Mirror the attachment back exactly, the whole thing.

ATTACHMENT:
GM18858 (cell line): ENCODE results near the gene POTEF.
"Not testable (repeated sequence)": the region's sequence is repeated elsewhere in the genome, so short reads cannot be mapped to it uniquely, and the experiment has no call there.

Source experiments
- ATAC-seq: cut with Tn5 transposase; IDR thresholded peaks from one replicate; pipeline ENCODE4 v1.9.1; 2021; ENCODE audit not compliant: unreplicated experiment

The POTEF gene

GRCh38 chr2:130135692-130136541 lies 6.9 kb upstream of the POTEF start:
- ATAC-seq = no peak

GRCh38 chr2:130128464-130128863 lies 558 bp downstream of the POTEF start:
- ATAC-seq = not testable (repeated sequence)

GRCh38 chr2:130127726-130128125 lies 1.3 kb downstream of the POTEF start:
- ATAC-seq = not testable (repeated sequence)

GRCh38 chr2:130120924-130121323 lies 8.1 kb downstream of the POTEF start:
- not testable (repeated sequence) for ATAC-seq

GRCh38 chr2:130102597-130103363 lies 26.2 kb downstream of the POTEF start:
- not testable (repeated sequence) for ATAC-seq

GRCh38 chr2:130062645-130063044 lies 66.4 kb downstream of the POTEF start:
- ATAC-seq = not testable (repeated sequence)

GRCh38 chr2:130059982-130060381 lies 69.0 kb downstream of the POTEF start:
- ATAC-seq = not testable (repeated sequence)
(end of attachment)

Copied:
GM18858 (cell line): ENCODE results near the gene POTEF.
"Not testable (repeated sequence)": the region's sequence is repeated elsewhere in the genome, so short reads cannot be mapped to it uniquely, and the experiment has no call there.

Source experiments
- ATAC-seq: cut with Tn5 transposase; IDR thresholded peaks from one replicate; pipeline ENCODE4 v1.9.1; 2021; ENCODE audit not compliant: unreplicated experiment

The POTEF gene

GRCh38 chr2:130135692-130136541 lies 6.9 kb upstream of the POTEF start:
- ATAC-seq = no peak

GRCh38 chr2:130128464-130128863 lies 558 bp downstream of the POTEF start:
- ATAC-seq = not testable (repeated sequence)

GRCh38 chr2:130127726-130128125 lies 1.3 kb downstream of the POTEF start:
- ATAC-seq = not testable (repeated sequence)

GRCh38 chr2:130120924-130121323 lies 8.1 kb downstream of the POTEF start:
- not testable (repeated sequence) for ATAC-seq

GRCh38 chr2:130102597-130103363 lies 26.2 kb downstream of the POTEF start:
- not testable (repeated sequence) for ATAC-seq

GRCh38 chr2:130062645-130063044 lies 66.4 kb downstream of the POTEF start:
- ATAC-seq = not testable (repeated sequence)

GRCh38 chr2:130059982-130060381 lies 69.0 kb downstream of the POTEF start:
- ATAC-seq = not testable (repeated sequence)